Why beauty shoppers are loyal to brands but not e-retailers

A new study by A.T. Kearney reveals that consumers will remain loyal to their favourite brands, but will easily switch between online retailers

Online beauty consumers are loyal to brands but not e-retailers, a new study has revealed.

According to A.T. Kearney, more than two thirds of US shoppers use four or more websites to purchase personal care goods.

Amazon leads the pack as the most commonly used website (69%), followed by Sephora, Ulta, and Walmart.

The research firm surveyed 800 women who buy beauty products online and found that shopping behaviour falls into three categories:

  • Online enthusiasts: 55% of respondents said they use websites to shop and browse products. They share their reviews and purchasing behavior on social networks.
  • Information seekers: 36% of respondents claim to browse websites but shop in-store. They go online to gather information about products, pricing and special promotions and to read product reviews. When they arrive in stores they are well-prepared and usually know exactly what they want.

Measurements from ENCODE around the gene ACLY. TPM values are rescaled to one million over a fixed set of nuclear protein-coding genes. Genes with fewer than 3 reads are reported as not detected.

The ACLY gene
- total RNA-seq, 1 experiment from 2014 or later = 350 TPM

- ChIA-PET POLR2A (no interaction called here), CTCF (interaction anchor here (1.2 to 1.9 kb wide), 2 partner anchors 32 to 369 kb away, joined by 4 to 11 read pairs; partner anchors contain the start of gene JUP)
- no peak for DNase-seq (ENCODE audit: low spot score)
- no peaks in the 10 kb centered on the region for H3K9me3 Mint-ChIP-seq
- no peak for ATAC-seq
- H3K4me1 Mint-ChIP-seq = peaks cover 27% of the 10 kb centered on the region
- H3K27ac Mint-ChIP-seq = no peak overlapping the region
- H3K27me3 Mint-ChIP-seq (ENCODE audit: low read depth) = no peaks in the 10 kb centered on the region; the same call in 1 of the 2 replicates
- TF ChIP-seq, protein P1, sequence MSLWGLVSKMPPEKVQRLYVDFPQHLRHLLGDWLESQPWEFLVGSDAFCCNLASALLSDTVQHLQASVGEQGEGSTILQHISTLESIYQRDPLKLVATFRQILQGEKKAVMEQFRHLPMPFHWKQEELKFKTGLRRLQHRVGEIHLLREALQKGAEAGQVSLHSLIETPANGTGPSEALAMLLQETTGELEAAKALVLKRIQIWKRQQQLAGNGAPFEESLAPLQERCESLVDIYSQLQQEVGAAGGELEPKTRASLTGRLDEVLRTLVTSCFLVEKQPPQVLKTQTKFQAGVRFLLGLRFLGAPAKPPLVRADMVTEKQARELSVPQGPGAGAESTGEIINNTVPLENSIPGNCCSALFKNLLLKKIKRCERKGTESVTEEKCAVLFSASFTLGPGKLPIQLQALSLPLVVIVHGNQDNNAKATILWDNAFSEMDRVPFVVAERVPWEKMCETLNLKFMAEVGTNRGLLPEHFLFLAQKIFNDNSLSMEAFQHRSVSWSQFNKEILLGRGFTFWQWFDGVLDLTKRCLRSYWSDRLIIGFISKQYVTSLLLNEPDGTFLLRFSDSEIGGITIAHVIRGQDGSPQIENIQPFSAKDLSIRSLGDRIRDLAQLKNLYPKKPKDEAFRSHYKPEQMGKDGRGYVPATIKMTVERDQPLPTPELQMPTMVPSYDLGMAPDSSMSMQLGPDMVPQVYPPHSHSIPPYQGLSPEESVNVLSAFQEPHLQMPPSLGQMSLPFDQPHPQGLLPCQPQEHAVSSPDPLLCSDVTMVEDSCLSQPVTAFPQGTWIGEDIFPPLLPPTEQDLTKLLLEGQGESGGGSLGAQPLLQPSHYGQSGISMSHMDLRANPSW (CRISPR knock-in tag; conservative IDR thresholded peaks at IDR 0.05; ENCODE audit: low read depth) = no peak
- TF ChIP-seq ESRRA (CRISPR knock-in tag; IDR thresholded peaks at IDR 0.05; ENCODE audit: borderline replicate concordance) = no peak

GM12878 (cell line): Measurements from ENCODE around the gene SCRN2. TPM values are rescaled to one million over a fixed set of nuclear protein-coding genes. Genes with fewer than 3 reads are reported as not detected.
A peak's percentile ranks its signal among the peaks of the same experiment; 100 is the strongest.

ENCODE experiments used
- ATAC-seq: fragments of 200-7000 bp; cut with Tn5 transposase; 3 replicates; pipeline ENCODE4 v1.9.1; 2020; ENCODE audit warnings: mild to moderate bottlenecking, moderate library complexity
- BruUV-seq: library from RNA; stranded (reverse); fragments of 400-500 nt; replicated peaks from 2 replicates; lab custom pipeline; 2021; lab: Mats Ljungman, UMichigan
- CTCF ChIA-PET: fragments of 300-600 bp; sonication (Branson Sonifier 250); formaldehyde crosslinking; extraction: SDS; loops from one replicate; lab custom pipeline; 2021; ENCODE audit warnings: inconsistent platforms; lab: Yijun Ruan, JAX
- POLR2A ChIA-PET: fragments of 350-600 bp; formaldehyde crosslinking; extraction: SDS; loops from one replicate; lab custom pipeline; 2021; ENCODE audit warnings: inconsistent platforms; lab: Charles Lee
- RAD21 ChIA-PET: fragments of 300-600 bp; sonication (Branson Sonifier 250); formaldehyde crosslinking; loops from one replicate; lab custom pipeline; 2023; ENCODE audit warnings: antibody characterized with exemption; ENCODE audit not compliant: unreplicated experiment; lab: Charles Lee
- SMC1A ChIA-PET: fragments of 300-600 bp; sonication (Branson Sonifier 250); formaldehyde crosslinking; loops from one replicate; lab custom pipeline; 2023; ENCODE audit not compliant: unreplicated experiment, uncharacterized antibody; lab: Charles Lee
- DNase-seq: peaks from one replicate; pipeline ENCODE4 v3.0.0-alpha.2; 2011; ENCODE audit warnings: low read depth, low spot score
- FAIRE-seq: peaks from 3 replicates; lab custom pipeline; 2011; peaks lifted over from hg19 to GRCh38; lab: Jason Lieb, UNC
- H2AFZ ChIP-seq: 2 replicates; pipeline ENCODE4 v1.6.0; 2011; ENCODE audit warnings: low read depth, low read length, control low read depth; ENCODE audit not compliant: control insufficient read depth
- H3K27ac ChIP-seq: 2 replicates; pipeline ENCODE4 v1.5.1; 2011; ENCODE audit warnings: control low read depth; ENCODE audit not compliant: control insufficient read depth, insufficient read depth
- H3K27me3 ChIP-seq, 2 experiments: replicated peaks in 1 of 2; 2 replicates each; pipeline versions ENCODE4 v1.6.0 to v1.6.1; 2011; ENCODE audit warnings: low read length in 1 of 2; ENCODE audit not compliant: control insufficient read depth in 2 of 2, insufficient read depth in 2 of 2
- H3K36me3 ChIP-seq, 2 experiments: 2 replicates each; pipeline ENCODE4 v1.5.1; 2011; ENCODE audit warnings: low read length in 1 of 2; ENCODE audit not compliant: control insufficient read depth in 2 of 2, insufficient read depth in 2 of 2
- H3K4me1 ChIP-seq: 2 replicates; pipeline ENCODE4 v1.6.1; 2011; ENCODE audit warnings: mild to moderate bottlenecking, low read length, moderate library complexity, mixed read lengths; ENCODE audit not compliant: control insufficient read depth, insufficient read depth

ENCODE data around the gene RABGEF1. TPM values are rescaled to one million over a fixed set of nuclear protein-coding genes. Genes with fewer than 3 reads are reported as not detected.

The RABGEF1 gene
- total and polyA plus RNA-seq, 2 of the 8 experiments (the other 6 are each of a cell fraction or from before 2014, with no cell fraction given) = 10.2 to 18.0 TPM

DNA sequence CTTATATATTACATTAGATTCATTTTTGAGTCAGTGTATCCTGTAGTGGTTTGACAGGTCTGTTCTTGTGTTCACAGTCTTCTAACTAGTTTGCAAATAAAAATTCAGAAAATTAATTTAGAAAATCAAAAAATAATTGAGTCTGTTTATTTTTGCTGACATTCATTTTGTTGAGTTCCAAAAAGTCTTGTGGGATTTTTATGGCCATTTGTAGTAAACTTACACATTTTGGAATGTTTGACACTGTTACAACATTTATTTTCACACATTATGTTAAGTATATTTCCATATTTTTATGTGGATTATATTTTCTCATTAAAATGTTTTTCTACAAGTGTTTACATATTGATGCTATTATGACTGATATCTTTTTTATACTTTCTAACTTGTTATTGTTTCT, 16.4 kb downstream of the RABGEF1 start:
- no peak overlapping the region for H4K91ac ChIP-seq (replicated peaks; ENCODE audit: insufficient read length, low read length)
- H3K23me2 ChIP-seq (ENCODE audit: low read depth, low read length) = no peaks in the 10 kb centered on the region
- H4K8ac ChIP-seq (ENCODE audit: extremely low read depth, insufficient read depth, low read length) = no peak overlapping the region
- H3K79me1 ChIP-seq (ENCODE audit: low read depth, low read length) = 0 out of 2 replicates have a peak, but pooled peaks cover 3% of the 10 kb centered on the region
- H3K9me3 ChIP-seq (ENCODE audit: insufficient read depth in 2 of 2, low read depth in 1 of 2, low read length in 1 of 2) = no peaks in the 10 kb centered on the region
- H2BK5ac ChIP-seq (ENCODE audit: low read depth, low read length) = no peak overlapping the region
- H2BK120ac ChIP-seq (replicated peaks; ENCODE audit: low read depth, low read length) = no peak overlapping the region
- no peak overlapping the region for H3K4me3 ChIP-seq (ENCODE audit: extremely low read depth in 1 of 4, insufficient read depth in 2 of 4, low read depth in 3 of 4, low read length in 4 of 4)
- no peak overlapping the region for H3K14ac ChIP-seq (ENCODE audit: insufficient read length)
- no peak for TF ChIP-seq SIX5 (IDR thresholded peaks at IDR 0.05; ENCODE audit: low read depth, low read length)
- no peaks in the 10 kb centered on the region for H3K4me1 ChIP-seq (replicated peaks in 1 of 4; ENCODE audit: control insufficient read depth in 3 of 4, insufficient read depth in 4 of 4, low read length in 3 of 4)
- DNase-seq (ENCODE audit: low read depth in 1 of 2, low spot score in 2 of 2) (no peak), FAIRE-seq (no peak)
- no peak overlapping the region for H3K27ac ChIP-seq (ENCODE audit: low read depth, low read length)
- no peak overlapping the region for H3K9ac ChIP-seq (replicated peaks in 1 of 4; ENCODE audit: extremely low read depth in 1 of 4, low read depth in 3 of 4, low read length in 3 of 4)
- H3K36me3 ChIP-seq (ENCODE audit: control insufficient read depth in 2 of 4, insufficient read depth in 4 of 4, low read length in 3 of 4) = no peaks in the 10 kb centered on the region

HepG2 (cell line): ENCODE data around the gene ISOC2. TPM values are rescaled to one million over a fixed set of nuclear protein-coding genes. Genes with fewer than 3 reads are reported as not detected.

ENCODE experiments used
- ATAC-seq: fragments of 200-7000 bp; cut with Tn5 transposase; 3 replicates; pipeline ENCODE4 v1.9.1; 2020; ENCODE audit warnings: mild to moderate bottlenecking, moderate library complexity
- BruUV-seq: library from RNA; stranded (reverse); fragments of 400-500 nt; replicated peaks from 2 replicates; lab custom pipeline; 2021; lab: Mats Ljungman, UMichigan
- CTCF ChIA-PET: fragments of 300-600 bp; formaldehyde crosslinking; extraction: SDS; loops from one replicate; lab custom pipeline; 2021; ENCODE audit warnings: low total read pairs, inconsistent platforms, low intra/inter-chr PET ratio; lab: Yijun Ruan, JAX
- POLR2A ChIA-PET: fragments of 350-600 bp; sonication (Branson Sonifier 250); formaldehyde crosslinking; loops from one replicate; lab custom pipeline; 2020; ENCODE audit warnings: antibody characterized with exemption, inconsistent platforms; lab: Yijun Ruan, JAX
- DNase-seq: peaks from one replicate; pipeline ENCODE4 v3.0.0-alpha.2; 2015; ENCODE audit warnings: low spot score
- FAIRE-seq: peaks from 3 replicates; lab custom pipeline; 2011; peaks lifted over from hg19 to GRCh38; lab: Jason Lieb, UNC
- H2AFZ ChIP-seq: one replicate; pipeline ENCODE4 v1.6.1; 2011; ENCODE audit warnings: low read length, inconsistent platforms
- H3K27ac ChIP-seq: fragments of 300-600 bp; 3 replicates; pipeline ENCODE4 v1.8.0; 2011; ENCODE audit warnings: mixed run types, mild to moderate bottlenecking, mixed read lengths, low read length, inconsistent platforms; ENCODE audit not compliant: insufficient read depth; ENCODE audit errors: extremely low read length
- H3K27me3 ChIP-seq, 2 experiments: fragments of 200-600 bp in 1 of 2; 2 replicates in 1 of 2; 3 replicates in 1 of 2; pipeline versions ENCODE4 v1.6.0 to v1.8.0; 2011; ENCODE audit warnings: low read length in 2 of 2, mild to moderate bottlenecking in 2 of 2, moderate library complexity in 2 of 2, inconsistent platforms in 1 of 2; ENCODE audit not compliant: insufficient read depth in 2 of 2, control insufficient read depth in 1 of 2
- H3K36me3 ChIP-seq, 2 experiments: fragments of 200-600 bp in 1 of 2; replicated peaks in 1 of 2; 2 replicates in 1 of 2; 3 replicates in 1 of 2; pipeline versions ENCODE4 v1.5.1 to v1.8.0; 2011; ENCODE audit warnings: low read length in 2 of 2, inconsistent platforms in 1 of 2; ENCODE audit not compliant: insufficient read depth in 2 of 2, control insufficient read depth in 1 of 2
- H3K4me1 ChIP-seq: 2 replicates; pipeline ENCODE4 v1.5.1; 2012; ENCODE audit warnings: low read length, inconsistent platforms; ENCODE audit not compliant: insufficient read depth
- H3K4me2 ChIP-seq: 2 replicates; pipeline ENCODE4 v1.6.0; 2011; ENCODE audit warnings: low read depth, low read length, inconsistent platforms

• Showroomers: 9% of respondents browse in-store but shop online. They use stores to learn about and explore products, often supplementing these efforts with online browsing and reading reviews before purchasing.

A.T. Kearney said the study ‘clearly indicates that consumers have mastered the art of omnichannel.’

Hana Ben-Shabat, A.T. Kearney partner and author of the study, said: “The growing challenge of loyalty, the daily demand on retailers and brands to deliver a seamless experience between online and offline, and the need to ‘give up some power’ to new sources of influence are indicators of the current state of the beauty industry.”

According to the study, e-retailers can attract shoppers by offering competitive prices, free shopping and personal detail security.

“Succeeding in this new environment will require an artful integration of all channels, and adoption of new technologies to enhance personalisation and authentic communication," added Ben-Shabat.

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